All that changed in 1967 with the introduction of the gold Krugerrand. That year, South Africa introduced a radical idea in bullion: Government-issued gold bullion in convenient one ounce form, "gold coins for the people," struck in unlimited quantities, and distributed at the current spot price of gold plus a small percentage. By assigning these coins a nominal face value, their legal tender status avoided the restrictions, duties, and taxes that many countries levy on raw gold bullion.

Now, these gold coins have come to dominate the U.S. gold market, mostly in the form of bullion coins containing exactly one troy ounce (31.10 grams) of pure gold. South Africa pioneered the 'round bullion' concept, but they were followed by Canadian Maple Leaf, Chinese Pandas, and, in 1986, the U.S gold Eagles. Since then, countries such as Australia, Austria, Great Britain, and Singapore have also issued such coins, with varying degrees of success. But each coin has the advantage of guaranteed purity, exact weight, and total liquidity worldwide.

If you want possession of bullion gold, your best bet is the guaranteed bullion coins issued by the various world mints. In the U.S., American gold Eagles are probably your best choice, although Canadian Maple Leafs, South African Krugerrands, Chinese Pandas, and Australia's bullion coins each have much to recommend them.

Although we have access to the larger bars if a customer just feels like having enormous blocks of gold, we strongly recommend that our clients purchase the bullion coins, even if purchasing hundreds or thousands of ounces of pure gold.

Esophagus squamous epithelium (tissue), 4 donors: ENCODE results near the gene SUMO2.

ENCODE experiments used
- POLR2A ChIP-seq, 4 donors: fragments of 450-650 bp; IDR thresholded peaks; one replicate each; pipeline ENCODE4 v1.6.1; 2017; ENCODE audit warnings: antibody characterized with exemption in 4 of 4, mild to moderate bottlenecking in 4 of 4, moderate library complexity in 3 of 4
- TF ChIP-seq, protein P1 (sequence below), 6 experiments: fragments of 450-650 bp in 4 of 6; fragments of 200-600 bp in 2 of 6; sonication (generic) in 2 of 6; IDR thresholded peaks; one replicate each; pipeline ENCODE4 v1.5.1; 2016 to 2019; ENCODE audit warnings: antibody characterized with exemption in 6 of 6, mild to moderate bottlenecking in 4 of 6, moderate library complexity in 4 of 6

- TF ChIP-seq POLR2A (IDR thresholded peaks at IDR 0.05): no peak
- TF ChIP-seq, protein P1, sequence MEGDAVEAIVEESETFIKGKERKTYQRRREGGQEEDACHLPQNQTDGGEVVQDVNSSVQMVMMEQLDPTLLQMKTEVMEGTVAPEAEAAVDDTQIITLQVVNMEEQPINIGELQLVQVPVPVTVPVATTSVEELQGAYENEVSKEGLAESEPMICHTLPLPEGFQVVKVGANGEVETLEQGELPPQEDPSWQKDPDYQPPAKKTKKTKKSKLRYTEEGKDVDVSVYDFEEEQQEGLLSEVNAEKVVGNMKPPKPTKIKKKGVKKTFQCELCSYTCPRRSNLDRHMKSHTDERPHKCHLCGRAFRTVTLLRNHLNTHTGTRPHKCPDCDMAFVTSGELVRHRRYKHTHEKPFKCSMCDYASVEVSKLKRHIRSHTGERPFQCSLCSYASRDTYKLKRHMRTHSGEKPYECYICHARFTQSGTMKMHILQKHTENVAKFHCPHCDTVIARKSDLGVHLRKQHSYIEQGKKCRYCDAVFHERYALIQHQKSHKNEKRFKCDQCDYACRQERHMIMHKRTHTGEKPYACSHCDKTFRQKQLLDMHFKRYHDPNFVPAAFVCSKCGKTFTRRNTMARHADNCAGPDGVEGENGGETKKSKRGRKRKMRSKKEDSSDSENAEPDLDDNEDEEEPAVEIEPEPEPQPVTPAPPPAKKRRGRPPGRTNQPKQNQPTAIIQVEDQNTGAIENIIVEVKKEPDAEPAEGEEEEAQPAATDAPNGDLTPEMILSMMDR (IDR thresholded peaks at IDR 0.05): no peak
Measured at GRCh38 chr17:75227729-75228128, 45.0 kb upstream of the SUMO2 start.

Gold bullion coins in the last twenty years have become the most liquid, divisible, and accepted form of gold bullion worldwide, and they enjoy a much more favorable 'spread' than bullion bars. In the U.S., they are simply the smartest way to buy gold if you are going to take physical possession of the bullion yourself.

Gold Bullion Coins

Lets take a look at the most commonly traded bullion gold coins. Click on the links below for detailed information on individual bullion coins.

Gold Bars

Prior to the advent of bullion coins, bars were the only way to acquire gold bullion in pure form. Although not as popular as they used to be, gold bars are still a very good way to acquire bullion. Available in 1oz, 10oz, 100 grams and kilo (32.15 troy oz) sizes. Click here.. for detailed information on available gold bars.

Foreign Gold Coins

Another way of buying gold in bullion form is the former gold coinage of various European countries. These are the legal tender gold coins that circulated in these countries dating back from the late 1800's thru the late 1900's. These vary in size and weight from 1/10oz to 1.2oz per coin. They have the added advantage of having smaller premiums when buying, than bullion coins and are also very liquiid when selling. Click here for more info..


Gold Bullion Coins and Bars  

To Place an Order Call Us at  800-748-2773
Bullion coins offer one of the easiest and least expensive ways to acquire gold. There are a vast array of  choices for obtaining gold ranging from U.S. produced to countries minting gold coins from around the world. Bullion coins enjoy a very liquid market and are the ideal way to acquire physical gold.

Bullion gold coins are available in a variety of weights from 1/10 oz, 1/4 oz, 1/2 oz as well as standard 1 oz sizes. This makes them ideal storehouse of value.

Numismatic Assets offers a variety of bullion coins and bars for your consideration, all available for immediate delivery. Call us for up to minute buy/sell prices on any bullion coin/quantities you have an interest in.

Quantity Discounts Are Available
Note: Due to current market conditions, prices are subject to change and some items may not be available!